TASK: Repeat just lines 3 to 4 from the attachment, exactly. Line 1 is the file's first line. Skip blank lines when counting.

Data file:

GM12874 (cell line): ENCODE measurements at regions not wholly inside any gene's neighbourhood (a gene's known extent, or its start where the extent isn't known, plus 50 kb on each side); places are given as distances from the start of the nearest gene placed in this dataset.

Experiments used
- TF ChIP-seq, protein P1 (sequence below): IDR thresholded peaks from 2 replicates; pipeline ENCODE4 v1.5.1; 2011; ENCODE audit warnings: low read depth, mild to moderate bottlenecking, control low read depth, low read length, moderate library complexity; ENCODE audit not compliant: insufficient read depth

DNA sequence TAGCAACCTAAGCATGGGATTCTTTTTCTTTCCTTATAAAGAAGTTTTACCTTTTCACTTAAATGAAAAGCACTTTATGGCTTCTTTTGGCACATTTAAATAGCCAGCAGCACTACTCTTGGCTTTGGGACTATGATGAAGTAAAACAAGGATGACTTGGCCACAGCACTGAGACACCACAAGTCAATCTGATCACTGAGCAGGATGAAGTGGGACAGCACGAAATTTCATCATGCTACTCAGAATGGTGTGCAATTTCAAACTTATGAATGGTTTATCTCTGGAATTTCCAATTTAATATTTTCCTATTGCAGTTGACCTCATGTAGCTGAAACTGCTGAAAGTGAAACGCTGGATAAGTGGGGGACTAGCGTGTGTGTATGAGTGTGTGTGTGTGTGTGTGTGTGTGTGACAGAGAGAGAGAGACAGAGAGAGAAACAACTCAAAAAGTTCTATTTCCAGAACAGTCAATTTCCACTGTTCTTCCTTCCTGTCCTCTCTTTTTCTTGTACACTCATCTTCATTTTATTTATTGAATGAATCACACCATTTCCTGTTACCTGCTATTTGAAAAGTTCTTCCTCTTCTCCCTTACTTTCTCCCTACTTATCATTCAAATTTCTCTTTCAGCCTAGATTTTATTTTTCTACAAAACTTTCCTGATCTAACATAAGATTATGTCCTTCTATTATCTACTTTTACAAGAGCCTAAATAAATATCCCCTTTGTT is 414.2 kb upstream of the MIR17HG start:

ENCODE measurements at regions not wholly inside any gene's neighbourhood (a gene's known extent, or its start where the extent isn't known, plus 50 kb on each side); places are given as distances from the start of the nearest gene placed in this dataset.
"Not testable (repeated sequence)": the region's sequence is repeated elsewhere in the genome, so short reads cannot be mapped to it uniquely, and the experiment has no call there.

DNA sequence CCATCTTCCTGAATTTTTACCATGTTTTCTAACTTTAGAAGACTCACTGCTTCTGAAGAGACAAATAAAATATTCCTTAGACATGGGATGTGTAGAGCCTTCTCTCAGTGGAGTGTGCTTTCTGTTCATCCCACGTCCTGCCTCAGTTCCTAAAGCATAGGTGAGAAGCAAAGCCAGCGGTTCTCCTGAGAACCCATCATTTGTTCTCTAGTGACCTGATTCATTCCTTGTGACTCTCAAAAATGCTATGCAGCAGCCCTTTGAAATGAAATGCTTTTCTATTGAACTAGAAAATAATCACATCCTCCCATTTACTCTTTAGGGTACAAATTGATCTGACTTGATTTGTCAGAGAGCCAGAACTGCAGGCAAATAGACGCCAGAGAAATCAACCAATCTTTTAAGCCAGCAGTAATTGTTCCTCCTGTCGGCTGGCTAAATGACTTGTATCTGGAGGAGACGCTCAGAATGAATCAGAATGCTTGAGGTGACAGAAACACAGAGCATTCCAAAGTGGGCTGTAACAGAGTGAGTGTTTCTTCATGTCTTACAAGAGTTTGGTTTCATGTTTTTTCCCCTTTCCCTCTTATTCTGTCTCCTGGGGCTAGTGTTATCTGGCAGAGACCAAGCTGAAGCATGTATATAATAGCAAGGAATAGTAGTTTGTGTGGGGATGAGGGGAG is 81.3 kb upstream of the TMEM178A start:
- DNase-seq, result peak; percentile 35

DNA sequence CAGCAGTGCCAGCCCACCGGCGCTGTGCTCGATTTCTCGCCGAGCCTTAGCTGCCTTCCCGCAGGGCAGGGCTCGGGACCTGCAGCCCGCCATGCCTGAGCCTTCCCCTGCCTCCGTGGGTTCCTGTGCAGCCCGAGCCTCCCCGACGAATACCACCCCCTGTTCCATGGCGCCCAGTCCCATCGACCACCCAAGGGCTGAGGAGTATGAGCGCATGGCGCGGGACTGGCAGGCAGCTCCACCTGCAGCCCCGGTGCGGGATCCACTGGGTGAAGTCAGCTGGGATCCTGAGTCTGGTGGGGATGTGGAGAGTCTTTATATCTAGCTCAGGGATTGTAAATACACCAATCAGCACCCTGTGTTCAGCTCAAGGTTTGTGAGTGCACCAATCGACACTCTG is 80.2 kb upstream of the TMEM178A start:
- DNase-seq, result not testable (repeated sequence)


- TF ChIP-seq, protein P1 (sequence below): IDR thresholded peaks from 2 replicates; pipeline ENCODE4 v1.5.1; 2011; ENCODE audit warnings: low read depth, mild to moderate bottlenecking, control low read depth, low read length, moderate library complexity; ENCODE audit not compliant: insufficient read depth

DNA sequence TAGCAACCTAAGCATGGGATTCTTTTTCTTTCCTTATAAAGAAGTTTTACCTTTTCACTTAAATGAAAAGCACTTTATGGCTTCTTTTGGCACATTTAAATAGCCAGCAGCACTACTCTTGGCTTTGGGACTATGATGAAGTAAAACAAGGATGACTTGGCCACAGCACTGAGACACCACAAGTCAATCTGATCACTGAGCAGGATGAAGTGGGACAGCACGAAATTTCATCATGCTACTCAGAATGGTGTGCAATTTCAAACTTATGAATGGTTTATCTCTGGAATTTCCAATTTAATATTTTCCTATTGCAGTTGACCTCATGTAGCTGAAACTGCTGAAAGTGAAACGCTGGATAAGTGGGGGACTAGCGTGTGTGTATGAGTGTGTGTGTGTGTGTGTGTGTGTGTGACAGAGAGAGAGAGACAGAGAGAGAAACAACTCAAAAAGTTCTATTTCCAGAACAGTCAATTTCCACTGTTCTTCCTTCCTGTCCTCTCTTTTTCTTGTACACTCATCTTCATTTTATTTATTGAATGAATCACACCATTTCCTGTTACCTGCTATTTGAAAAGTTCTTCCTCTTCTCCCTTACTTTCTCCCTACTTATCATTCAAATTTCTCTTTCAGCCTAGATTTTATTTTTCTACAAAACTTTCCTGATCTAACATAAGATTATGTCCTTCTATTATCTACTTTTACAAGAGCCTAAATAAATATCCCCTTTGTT is 414.2 kb upstream of the MIR17HG start: